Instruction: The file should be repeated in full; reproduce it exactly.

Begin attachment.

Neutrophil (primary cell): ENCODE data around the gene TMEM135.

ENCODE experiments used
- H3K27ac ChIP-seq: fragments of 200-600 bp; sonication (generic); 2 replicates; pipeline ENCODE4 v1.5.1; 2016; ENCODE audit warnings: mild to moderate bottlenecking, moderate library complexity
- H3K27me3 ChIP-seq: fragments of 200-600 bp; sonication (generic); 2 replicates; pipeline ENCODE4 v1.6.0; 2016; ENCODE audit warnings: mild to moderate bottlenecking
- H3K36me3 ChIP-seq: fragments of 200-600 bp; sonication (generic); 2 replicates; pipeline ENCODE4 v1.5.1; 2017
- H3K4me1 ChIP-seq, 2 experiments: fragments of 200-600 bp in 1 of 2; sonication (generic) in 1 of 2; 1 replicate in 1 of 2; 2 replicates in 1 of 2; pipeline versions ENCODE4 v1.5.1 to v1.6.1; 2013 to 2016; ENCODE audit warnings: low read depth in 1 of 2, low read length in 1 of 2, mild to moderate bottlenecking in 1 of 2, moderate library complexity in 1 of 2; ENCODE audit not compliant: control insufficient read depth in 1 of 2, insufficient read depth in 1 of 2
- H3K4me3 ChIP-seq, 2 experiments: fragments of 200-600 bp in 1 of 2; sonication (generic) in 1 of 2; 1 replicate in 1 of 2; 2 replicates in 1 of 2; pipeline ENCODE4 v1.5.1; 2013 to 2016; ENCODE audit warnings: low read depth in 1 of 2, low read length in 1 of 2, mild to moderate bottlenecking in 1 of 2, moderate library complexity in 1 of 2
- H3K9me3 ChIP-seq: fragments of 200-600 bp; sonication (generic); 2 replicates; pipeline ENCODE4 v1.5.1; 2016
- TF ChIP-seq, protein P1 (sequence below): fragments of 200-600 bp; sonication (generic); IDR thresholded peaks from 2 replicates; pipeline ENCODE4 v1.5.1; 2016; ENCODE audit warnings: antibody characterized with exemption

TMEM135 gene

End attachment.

Neutrophil (primary cell): ENCODE data around the gene TMEM135.

ENCODE experiments used
- H3K27ac ChIP-seq: fragments of 200-600 bp; sonication (generic); 2 replicates; pipeline ENCODE4 v1.5.1; 2016; ENCODE audit warnings: mild to moderate bottlenecking, moderate library complexity
- H3K27me3 ChIP-seq: fragments of 200-600 bp; sonication (generic); 2 replicates; pipeline ENCODE4 v1.6.0; 2016; ENCODE audit warnings: mild to moderate bottlenecking
- H3K36me3 ChIP-seq: fragments of 200-600 bp; sonication (generic); 2 replicates; pipeline ENCODE4 v1.5.1; 2017
- H3K4me1 ChIP-seq, 2 experiments: fragments of 200-600 bp in 1 of 2; sonication (generic) in 1 of 2; 1 replicate in 1 of 2; 2 replicates in 1 of 2; pipeline versions ENCODE4 v1.5.1 to v1.6.1; 2013 to 2016; ENCODE audit warnings: low read depth in 1 of 2, low read length in 1 of 2, mild to moderate bottlenecking in 1 of 2, moderate library complexity in 1 of 2; ENCODE audit not compliant: control insufficient read depth in 1 of 2, insufficient read depth in 1 of 2
- H3K4me3 ChIP-seq, 2 experiments: fragments of 200-600 bp in 1 of 2; sonication (generic) in 1 of 2; 1 replicate in 1 of 2; 2 replicates in 1 of 2; pipeline ENCODE4 v1.5.1; 2013 to 2016; ENCODE audit warnings: low read depth in 1 of 2, low read length in 1 of 2, mild to moderate bottlenecking in 1 of 2, moderate library complexity in 1 of 2
- H3K9me3 ChIP-seq: fragments of 200-600 bp; sonication (generic); 2 replicates; pipeline ENCODE4 v1.5.1; 2016
- TF ChIP-seq, protein P1 (sequence below): fragments of 200-600 bp; sonication (generic); IDR thresholded peaks from 2 replicates; pipeline ENCODE4 v1.5.1; 2016; ENCODE audit warnings: antibody characterized with exemption

TMEM135 gene